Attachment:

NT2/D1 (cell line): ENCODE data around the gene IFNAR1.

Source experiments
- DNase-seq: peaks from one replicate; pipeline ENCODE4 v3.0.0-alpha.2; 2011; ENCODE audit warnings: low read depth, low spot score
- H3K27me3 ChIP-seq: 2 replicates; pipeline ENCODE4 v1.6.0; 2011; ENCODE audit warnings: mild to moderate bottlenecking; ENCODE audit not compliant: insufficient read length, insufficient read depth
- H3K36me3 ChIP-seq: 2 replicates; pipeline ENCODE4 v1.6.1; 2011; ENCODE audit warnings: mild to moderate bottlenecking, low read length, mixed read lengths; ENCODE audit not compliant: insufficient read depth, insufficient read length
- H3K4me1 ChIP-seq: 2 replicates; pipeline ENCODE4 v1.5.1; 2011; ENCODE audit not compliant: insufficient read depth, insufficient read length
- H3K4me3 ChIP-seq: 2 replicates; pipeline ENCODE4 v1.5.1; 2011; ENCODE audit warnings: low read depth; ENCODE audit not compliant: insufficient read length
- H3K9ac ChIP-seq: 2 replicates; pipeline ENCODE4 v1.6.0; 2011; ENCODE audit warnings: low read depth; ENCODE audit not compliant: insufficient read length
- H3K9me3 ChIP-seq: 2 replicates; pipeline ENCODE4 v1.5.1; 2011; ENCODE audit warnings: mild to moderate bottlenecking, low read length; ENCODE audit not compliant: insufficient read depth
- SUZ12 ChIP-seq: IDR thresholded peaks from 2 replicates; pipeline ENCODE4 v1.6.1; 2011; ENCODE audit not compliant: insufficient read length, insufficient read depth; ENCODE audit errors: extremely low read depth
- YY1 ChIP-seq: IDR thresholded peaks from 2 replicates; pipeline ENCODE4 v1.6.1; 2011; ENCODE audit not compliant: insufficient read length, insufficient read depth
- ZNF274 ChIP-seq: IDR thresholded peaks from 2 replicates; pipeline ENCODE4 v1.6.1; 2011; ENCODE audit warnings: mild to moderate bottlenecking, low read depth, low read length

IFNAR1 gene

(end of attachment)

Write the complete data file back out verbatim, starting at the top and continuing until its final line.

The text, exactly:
NT2/D1 (cell line): ENCODE data around the gene IFNAR1.

Source experiments
- DNase-seq: peaks from one replicate; pipeline ENCODE4 v3.0.0-alpha.2; 2011; ENCODE audit warnings: low read depth, low spot score
- H3K27me3 ChIP-seq: 2 replicates; pipeline ENCODE4 v1.6.0; 2011; ENCODE audit warnings: mild to moderate bottlenecking; ENCODE audit not compliant: insufficient read length, insufficient read depth
- H3K36me3 ChIP-seq: 2 replicates; pipeline ENCODE4 v1.6.1; 2011; ENCODE audit warnings: mild to moderate bottlenecking, low read length, mixed read lengths; ENCODE audit not compliant: insufficient read depth, insufficient read length
- H3K4me1 ChIP-seq: 2 replicates; pipeline ENCODE4 v1.5.1; 2011; ENCODE audit not compliant: insufficient read depth, insufficient read length
- H3K4me3 ChIP-seq: 2 replicates; pipeline ENCODE4 v1.5.1; 2011; ENCODE audit warnings: low read depth; ENCODE audit not compliant: insufficient read length
- H3K9ac ChIP-seq: 2 replicates; pipeline ENCODE4 v1.6.0; 2011; ENCODE audit warnings: low read depth; ENCODE audit not compliant: insufficient read length
- H3K9me3 ChIP-seq: 2 replicates; pipeline ENCODE4 v1.5.1; 2011; ENCODE audit warnings: mild to moderate bottlenecking, low read length; ENCODE audit not compliant: insufficient read depth
- SUZ12 ChIP-seq: IDR thresholded peaks from 2 replicates; pipeline ENCODE4 v1.6.1; 2011; ENCODE audit not compliant: insufficient read length, insufficient read depth; ENCODE audit errors: extremely low read depth
- YY1 ChIP-seq: IDR thresholded peaks from 2 replicates; pipeline ENCODE4 v1.6.1; 2011; ENCODE audit not compliant: insufficient read length, insufficient read depth
- ZNF274 ChIP-seq: IDR thresholded peaks from 2 replicates; pipeline ENCODE4 v1.6.1; 2011; ENCODE audit warnings: mild to moderate bottlenecking, low read depth, low read length

IFNAR1 gene